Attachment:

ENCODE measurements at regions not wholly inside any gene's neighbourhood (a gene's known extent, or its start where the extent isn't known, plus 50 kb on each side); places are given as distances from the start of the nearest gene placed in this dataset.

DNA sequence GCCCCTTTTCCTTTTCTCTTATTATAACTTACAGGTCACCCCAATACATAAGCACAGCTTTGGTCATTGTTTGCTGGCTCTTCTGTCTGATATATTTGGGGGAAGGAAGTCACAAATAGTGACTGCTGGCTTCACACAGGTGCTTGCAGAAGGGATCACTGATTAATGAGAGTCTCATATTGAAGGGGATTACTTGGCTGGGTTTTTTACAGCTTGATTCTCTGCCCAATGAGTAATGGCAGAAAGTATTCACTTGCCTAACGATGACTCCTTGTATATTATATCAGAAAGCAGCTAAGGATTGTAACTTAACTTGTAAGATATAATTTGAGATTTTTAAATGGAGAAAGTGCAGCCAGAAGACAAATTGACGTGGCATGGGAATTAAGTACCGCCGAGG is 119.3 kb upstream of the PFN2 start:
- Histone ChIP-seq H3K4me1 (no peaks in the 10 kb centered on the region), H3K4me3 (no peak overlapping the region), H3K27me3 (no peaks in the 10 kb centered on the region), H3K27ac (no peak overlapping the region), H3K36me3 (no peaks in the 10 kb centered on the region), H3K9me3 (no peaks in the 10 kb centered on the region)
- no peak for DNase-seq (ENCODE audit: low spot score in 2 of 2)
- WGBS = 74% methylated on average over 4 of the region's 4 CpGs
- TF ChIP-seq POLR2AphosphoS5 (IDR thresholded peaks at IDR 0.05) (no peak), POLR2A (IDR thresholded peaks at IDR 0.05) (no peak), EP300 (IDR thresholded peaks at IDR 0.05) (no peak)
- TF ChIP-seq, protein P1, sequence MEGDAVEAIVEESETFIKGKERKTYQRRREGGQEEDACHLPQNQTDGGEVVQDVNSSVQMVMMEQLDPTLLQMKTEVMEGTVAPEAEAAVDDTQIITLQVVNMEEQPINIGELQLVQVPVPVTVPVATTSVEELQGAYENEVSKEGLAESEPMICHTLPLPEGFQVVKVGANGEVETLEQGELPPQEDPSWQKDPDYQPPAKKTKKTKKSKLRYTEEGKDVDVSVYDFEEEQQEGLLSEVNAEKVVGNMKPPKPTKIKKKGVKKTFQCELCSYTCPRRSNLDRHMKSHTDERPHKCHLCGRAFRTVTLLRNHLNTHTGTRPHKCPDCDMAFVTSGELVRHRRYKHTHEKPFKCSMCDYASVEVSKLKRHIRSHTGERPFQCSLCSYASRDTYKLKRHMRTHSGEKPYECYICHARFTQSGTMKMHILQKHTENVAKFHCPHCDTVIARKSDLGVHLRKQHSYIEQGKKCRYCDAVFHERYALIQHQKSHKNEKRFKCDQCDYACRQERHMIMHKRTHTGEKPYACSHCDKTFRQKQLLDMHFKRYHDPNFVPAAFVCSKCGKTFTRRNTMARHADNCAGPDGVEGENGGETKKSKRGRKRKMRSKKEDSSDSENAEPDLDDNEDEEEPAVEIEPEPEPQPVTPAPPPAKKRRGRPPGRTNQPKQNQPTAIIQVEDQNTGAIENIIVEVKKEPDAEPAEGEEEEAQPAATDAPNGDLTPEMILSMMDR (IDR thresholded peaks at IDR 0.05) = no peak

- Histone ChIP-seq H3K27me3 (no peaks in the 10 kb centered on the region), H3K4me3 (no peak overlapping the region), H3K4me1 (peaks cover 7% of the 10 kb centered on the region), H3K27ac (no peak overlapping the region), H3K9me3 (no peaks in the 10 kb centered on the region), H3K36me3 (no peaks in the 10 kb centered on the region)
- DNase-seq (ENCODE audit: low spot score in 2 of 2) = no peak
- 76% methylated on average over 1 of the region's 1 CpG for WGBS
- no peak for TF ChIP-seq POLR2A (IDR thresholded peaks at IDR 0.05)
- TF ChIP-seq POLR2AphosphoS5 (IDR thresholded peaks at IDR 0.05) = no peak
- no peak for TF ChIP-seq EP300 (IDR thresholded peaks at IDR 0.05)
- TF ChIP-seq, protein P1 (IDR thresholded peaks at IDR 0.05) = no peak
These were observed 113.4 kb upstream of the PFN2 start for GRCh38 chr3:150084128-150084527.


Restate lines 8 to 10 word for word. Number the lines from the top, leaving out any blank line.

- Histone ChIP-seq H3K27me3 (no peaks in the 10 kb centered on the region), H3K4me3 (no peak overlapping the region), H3K4me1 (peaks cover 7% of the 10 kb centered on the region), H3K27ac (no peak overlapping the region), H3K9me3 (no peaks in the 10 kb centered on the region), H3K36me3 (no peaks in the 10 kb centered on the region)
- DNase-seq (ENCODE audit: low spot score in 2 of 2) = no peak
- 76% methylated on average over 1 of the region's 1 CpG for WGBS